It would stand to reason, then, that by maximizing choices, we maximize an individual’s sense of agency and freedom, and therefore, their well-being. As it turns out, that’s not quite the case. Though limiting freedom of choice makes life unpleasant, there’s a competing psychological force at work: the paradox of choice. The phrase was coined by psychologist Barry Schwartz back in 2004 to describe the negative effects of having too many options — for example, being confronted by too many different kinds of jam on a supermarket shelf.
This is an actual example from a famous 2000 study that Schwartz cited, which found that people were more likely to purchase fancy or new types of jam or chocolate when presented with just six choices than when they were offered upward of 24. Too much choice can leave us feeling anxious and unable to make an effective decision, and, ironically, less likely to try something new.
Schwartz was describing the excess of choice consumers face, but it’s a principle that he later applied to broader concepts, suggesting “that the same processes that seem to threaten well-being when people are completely free to choose what to buy also threaten well-being when people are completely free to choose how or who to be.”
And that principle can include employees. Right now, we’re living through a huge, uncontrolled experiment in what happens when you remove the usual boundaries that surround work. And the results are mixed. Back in April, Bloomberg reported that pandemic-induced working from home had “obliterated” work–life balance, and that people were working longer than before and on weekends. Later surveys showed that people felt more productive and their employers agreed, but that productivity gains can also come at the cost of health, both mental and physical: Nearly one in four people surveyed in June 2020 by the Working@home project, supported by the University of Stirling, in Scotland, reported being in poor or very poor general health, and one-third said household conflicts had increased. Most evidence from surveys and studies indicates that people need to reinforce boundaries between work and home life, now that work is home. And they can’t do that alone.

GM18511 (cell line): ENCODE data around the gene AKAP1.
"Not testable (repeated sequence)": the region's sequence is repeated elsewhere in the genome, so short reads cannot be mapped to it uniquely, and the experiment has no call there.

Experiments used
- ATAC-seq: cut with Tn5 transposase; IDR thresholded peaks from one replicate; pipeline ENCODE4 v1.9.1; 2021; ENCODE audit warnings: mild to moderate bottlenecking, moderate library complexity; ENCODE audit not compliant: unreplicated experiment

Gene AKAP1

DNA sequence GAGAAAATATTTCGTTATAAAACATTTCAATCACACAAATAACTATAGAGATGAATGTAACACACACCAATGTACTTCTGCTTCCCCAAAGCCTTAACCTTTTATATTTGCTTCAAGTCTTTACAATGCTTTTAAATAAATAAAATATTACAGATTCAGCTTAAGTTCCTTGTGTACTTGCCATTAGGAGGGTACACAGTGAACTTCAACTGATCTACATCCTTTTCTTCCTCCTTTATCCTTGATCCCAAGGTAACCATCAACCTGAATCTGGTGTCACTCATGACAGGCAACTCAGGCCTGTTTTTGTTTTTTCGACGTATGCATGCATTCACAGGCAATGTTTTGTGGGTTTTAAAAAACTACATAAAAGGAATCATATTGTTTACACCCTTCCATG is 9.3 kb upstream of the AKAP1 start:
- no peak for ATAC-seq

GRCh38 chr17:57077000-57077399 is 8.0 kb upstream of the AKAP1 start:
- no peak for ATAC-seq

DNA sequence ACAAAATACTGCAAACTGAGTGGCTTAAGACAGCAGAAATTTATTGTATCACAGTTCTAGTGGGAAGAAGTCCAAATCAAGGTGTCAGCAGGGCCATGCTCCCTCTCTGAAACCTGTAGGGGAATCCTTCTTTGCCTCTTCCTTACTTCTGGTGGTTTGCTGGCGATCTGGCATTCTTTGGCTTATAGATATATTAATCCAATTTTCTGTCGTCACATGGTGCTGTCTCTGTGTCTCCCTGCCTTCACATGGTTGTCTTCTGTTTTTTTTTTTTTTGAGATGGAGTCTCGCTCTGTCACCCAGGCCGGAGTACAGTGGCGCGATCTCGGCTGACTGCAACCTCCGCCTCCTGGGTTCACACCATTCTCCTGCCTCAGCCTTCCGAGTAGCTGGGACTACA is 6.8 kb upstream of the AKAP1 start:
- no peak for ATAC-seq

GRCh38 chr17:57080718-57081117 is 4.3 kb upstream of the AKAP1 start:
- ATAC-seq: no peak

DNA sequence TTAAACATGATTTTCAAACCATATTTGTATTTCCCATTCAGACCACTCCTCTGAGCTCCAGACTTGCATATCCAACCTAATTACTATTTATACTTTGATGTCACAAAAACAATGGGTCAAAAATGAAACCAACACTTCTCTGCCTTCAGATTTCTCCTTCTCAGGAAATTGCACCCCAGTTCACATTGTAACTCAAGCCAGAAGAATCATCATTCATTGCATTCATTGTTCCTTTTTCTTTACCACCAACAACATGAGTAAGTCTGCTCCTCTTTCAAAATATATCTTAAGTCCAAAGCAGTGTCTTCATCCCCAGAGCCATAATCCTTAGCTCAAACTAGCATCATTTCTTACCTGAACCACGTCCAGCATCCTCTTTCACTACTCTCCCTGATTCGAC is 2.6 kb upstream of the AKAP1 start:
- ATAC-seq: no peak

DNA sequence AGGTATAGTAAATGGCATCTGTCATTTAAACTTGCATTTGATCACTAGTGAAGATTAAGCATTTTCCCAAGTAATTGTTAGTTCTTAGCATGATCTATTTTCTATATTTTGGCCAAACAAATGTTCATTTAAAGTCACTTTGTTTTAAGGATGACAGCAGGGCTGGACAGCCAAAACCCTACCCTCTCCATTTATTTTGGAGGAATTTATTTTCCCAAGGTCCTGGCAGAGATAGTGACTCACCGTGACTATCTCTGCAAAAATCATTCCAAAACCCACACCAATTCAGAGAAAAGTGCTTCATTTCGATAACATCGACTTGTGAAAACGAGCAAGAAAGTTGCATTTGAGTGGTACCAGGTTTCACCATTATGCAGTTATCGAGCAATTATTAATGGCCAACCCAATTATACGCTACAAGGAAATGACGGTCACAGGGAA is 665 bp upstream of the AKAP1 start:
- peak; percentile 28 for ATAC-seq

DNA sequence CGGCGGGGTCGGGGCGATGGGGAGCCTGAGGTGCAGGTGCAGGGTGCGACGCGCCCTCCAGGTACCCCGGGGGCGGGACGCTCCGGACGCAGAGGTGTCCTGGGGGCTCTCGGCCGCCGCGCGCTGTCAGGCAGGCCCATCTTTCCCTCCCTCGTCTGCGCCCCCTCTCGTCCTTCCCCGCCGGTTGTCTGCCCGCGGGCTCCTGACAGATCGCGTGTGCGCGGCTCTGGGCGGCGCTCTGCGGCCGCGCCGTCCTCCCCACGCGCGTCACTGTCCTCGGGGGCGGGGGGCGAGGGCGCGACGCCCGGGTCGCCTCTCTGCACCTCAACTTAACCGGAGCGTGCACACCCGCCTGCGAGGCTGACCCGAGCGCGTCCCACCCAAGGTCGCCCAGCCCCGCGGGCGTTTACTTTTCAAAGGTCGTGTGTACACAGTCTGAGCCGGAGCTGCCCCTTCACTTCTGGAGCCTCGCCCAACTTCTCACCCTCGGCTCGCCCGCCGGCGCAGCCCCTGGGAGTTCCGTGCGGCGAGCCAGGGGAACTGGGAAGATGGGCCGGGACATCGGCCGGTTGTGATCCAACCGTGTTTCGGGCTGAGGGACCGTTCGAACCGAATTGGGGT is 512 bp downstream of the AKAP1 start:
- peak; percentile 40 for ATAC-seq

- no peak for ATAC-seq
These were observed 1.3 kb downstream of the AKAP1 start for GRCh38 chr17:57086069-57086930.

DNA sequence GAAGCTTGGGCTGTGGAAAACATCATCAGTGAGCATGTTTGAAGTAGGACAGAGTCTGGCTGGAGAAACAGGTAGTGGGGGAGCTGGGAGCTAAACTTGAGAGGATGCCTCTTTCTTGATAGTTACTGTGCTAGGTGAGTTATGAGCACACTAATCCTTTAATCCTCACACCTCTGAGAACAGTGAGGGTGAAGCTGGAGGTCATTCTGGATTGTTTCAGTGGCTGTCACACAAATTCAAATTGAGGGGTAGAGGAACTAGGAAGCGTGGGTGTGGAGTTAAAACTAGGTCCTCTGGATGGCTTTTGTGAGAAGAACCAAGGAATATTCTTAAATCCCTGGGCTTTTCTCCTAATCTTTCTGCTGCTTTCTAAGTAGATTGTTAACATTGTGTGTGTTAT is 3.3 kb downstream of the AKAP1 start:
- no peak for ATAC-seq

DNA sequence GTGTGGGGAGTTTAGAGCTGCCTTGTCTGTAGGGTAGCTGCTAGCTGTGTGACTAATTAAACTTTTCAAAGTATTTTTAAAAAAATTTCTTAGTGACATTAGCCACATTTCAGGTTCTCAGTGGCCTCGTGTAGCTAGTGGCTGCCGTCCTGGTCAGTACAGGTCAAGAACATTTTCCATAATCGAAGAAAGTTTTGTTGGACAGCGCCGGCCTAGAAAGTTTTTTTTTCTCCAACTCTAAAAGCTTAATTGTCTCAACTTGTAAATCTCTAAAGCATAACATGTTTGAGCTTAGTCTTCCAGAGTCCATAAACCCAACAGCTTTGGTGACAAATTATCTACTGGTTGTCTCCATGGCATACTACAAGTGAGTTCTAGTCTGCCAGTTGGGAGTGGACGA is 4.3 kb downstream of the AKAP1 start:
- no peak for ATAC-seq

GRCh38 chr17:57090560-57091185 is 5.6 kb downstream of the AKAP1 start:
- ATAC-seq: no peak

It’s worth noting that what didn’t work for CharlieHR has worked for other companies — most notably, streaming behemoth Netflix, which began offering unlimited holidays for salaried employees in 2019. In his book No Rules Rules, Netflix CEO Reed Hastings described the combination of “freedom and responsibility” that underscores the company’s policy decisions; so far, it’s worked out.
“When you give people freedom, most of them, not all of them will take on the responsibility,” said Chuck Blakeman, entrepreneur, author, and founder of business consultancy Crankset Group. When he offered his employees unlimited holidays, the biggest problem was that people just didn’t take them. It required a cultural shift within the company to help people see that holidays were encouraged, and that taking a vacation wouldn’t affect their position in the company or with their peers. “Nobody is telling them what to do anymore. They have to figure it out themselves. They have to learn the discipline to walk away,” he told me.
But this tale of two holiday policies underscores the point that there is no one-size-fits-all approach; companies are best served by periodically and critically reassessing their policies. Choice and a sense of agency are necessary parts of a functioning work culture; no one should ever feel oppressed or disenfranchised. But a little freedom can go a long way — and getting it right means making sure that it’s causing more good than harm.